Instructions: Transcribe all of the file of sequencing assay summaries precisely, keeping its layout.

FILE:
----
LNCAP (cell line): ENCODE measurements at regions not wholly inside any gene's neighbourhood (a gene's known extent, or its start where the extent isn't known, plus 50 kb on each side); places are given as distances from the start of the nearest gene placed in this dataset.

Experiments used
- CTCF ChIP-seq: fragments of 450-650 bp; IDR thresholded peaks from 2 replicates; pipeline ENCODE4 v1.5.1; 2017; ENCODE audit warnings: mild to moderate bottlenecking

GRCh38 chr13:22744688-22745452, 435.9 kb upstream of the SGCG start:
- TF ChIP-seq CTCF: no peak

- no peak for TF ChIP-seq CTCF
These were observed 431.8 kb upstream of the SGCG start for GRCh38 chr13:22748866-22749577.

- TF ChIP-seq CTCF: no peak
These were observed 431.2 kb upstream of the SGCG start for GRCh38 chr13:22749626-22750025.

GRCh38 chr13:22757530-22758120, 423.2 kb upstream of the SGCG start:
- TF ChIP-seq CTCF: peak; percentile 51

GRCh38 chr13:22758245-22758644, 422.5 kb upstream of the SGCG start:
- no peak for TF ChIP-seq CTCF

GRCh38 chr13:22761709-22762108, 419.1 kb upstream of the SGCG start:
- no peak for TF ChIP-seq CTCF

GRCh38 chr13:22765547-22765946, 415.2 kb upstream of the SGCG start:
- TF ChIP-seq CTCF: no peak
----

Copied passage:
LNCAP (cell line): ENCODE measurements at regions not wholly inside any gene's neighbourhood (a gene's known extent, or its start where the extent isn't known, plus 50 kb on each side); places are given as distances from the start of the nearest gene placed in this dataset.

Experiments used
- CTCF ChIP-seq: fragments of 450-650 bp; IDR thresholded peaks from 2 replicates; pipeline ENCODE4 v1.5.1; 2017; ENCODE audit warnings: mild to moderate bottlenecking

GRCh38 chr13:22744688-22745452, 435.9 kb upstream of the SGCG start:
- TF ChIP-seq CTCF: no peak

- no peak for TF ChIP-seq CTCF
These were observed 431.8 kb upstream of the SGCG start for GRCh38 chr13:22748866-22749577.

- TF ChIP-seq CTCF: no peak
These were observed 431.2 kb upstream of the SGCG start for GRCh38 chr13:22749626-22750025.

GRCh38 chr13:22757530-22758120, 423.2 kb upstream of the SGCG start:
- TF ChIP-seq CTCF: peak; percentile 51

GRCh38 chr13:22758245-22758644, 422.5 kb upstream of the SGCG start:
- no peak for TF ChIP-seq CTCF

GRCh38 chr13:22761709-22762108, 419.1 kb upstream of the SGCG start:
- no peak for TF ChIP-seq CTCF

GRCh38 chr13:22765547-22765946, 415.2 kb upstream of the SGCG start:
- TF ChIP-seq CTCF: no peak